7. Dunno, AMD has the tech, why not support single and dual sockets? With single and dual socket Sienna you should be able to be price *AND* price/perf compared to the Intel 8 channel memory boards for uses that aren’t memory bandwidth intensive. For those looking for max performance and bandwidth/core AMD will beat Intel with the 12 channel (actually 24 channel x 32 bit) Epyc. So basically Intel will be sandwiched by the cheaper 6 channel from below and the more expensive 12 channel from above.

  8. With PCIe 5 support apparently being so expensive on the board level, wouldn’t it be possible to only support PCIe 4 (or even 3) on some boards to save costs?

  9. All other benchmarks is amazing but I see molecular dynamics test in other website and Huston we have a problem! Why?

  10. Looks great for anyone that can use all that capacity, but for those of us with more modest infrastructure needs there seems to be a bit of a gap developing where you are paying a large proportion of the cost of a server platform to support all those PCIE 5 lanes and DDR5 chips that you simply don’t need.

    Flip side to this is that Ryzen platforms don’t give enough PCIE capacity (and questions about the ECC support), and Intel W680 platforms seem almost impossible to actually get hold of.

    Hopefully Milan systems will be around for a good while yet.

  11. You are jumping around WAY too much.

    How about stating how many levels there are in CPUS. But keep it at 5 or less “levels” of CPU and then compare them side by side without jumping around all over the place. It’s like you’ve had five cups of coffee too many.

    You obviously know what you are talking about. But I want to focus on specific types of chips because I’m not interesting in all of them. So if you broke it down in levels and I could skip to the level I’m interested in with how AMD is vs Intel then things would be a lot more interesting.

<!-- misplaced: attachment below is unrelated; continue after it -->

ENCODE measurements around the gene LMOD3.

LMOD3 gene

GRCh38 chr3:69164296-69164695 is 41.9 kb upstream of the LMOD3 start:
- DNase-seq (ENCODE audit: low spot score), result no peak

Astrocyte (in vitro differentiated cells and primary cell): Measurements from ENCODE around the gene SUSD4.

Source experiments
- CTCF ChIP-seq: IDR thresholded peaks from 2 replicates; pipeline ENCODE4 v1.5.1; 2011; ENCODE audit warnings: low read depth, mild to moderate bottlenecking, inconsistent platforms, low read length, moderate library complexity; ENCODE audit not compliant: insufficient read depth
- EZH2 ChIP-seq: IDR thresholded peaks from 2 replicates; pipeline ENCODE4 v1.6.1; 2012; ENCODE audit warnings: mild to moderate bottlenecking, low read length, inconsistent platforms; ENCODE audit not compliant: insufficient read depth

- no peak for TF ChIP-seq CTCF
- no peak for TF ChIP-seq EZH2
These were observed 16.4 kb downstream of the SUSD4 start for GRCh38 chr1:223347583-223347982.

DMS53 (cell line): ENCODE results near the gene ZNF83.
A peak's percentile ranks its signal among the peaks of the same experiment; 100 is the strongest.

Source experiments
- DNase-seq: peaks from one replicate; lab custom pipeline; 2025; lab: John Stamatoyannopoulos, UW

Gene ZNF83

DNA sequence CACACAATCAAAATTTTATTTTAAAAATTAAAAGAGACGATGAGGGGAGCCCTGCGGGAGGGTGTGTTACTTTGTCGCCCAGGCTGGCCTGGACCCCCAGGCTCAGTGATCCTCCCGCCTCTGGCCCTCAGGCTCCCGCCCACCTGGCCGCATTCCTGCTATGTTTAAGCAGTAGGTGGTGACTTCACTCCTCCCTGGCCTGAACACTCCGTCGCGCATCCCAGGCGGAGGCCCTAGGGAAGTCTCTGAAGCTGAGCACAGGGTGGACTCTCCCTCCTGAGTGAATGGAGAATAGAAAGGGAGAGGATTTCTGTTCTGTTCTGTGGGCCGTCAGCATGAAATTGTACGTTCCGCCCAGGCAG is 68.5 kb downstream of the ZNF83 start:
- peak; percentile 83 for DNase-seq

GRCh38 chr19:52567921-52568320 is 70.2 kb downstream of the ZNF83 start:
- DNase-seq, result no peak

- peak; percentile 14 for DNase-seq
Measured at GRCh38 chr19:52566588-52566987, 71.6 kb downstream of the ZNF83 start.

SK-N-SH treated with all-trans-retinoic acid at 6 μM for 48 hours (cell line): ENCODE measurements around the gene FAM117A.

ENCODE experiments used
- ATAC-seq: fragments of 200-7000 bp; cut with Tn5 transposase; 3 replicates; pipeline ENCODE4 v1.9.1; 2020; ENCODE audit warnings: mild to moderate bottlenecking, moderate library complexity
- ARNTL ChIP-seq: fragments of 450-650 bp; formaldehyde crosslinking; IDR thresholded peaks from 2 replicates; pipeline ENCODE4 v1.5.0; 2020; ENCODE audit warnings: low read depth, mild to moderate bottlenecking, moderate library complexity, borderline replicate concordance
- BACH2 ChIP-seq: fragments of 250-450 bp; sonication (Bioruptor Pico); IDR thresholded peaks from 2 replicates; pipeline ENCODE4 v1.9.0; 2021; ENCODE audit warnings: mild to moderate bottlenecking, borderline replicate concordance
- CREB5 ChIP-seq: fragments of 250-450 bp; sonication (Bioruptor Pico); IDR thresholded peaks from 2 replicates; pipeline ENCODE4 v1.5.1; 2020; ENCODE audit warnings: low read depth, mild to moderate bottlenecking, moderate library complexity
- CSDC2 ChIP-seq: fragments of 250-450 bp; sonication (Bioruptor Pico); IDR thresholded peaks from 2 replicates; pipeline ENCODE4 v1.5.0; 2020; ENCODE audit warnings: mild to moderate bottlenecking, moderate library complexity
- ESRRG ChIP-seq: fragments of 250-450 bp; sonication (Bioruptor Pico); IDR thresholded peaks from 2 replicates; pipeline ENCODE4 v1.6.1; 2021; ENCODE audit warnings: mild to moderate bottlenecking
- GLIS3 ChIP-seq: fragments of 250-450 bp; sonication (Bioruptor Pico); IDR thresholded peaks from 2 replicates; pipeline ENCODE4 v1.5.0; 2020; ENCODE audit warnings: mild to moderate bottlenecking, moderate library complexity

You could have sections where you say that they are the same no matter what or how they are different. But be consistent from section to section where you start off with the lowest level of CPUs and go up from there to the top.

  12. There may have been a hint on pages 3-4 but I’m missing what those 2000 extra pins do, 50% more memory channels, CXL, PCIe lanes (already 160 on previous generation), and …

  13. On your EPYC 9004 series SKU comparison the 24 cores 9224 is listed with 64MB of L3.
    As a chiplet has a maximum of 8 cores one need a minimum of 3 chiplets to get 24 cores.
    So unless AMD disable part of the L3 cache of those chiplets a minimum of 96 MB of L3 should be shown.

    I will venture the 9224 is a 4 chiplets sku with 6 cores per chiplet which should give a total of 128MB of L3.

  14. Patrick, I know, but it must be a clerical error, or they have decided to reduce the 4 chiplets L3 to 16MB which I very much doubt.
    3 chiplets are not an option either as 64 is not divisible by 3 ;-)

    Maybe you can ask AMD what the real spec is, because 64MB seems weird?

  15. @EricT I got to use one of these machines (9224) and it is indeed 4 chiplets, with 64MB L3 cache total. Evidently a result of parts binning and with a small bonus of some power saving.